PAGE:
Last Friday, the Clothworkers Centenary Concert Hall was filled with the atmospheric sounds of Javanese Gamelan, a blend of interlocking rhythms and interweaving timbres creating complex polyphonic textures. The audience walked into the concert hall to the sound of this Javanese percussion orchestra, and were presented with a colourful array of instruments, comprising gongs, drums and various metallophones. Performers sat cross-legged, with their shoes off, clearly absorbed in the sounds they were producing as a unit.
The music was meditative and trance-like and although using repetitive rhythms, the variety of the programme helped to engage the listener. From the slower, relaxing pieces, to the faster, more energised, each piece gave a different flavour of traditional gamelan. There were even two compositions written by the ensemble which were medleys of pop songs, and these certainly went down well with the audience. The highlight for one audience member, however, was the traditional Javanese singing accompanied by the instruments, being described as “truly hypnotic”.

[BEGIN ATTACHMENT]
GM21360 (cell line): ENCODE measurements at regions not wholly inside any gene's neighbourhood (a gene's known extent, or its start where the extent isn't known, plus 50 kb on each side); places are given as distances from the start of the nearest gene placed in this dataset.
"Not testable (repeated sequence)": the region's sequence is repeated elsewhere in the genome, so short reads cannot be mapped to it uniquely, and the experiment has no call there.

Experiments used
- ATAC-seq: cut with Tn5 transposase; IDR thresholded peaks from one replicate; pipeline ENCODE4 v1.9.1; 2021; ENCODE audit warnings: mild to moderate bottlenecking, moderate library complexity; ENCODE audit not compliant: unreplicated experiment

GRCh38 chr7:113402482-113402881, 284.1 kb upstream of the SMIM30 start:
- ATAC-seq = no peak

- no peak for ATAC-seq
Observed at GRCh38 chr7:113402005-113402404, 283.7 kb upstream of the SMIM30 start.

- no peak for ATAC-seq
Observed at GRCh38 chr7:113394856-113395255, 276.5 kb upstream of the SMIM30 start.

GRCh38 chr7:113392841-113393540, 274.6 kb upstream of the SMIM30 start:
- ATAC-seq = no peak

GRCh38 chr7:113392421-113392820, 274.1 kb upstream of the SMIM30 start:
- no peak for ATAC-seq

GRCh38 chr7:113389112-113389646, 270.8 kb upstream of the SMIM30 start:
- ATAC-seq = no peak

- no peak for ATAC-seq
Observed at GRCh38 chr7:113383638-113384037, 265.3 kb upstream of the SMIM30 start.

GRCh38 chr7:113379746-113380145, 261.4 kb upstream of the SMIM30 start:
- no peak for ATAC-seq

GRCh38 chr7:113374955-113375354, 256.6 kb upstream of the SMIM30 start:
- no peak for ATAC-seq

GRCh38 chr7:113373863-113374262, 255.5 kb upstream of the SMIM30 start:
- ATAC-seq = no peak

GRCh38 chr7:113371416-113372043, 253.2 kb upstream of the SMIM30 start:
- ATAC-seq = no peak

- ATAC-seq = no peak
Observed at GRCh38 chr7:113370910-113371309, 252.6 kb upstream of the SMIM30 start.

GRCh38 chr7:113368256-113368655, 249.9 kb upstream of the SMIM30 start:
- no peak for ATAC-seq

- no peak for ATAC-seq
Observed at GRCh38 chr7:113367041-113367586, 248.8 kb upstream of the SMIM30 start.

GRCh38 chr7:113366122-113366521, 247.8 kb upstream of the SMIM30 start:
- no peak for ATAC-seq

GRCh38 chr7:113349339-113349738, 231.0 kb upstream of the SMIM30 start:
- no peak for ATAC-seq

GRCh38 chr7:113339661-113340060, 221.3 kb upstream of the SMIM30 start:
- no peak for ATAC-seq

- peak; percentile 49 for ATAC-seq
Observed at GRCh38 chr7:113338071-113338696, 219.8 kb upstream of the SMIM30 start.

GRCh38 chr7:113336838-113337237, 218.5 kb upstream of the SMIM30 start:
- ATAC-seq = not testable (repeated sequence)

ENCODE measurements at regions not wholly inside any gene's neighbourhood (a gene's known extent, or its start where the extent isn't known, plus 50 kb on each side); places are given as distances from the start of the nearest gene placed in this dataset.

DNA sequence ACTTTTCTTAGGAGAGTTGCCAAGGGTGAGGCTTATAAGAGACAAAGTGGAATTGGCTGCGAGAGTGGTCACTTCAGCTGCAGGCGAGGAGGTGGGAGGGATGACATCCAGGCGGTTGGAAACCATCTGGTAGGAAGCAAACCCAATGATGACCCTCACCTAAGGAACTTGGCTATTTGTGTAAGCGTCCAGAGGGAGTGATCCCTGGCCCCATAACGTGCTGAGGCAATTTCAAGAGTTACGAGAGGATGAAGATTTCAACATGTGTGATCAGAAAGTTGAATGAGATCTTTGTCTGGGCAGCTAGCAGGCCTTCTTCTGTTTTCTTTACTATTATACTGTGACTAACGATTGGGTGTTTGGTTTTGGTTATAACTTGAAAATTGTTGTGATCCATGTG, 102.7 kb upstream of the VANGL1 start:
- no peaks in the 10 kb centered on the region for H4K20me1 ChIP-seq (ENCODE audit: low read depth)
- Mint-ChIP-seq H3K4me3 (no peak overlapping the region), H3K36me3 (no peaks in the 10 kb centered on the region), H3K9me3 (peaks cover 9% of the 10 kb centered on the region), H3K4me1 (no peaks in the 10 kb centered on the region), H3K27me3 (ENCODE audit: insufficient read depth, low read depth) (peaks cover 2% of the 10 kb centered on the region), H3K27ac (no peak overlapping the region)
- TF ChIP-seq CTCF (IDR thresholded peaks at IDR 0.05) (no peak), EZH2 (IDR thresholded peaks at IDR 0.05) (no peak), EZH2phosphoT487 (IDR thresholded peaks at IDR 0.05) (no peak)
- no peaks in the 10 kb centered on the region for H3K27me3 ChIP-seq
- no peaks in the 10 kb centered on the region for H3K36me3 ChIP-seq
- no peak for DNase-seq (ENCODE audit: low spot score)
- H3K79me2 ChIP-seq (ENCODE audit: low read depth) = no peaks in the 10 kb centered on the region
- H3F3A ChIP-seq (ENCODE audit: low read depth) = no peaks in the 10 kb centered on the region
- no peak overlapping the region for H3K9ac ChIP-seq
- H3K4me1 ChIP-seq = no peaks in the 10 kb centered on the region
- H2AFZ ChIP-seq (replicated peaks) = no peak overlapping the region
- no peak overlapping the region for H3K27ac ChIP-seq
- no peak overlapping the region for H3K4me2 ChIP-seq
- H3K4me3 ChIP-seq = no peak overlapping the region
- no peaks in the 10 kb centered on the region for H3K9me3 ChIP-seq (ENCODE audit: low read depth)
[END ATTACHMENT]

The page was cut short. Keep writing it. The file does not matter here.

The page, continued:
The frequent tempo changes during the pieces helped to create some variation during the concert, giving a sense of structure to the performance that a 21st century western audience could connect with. One audience member, a music graduate who had never heard gamelan before, described the performance as “mesmerising”, and particularly enjoyed watching the dampening technique used by the performers playing the metallophones – “I appreciated the complexity of the music; it gave me enormous respect for the musicians.”
The concert ended as it had started, with the audience leaving the concert hall to the fading sounds of gamelan, the shimmering sound of Indonesia disappearing subtlety into the background.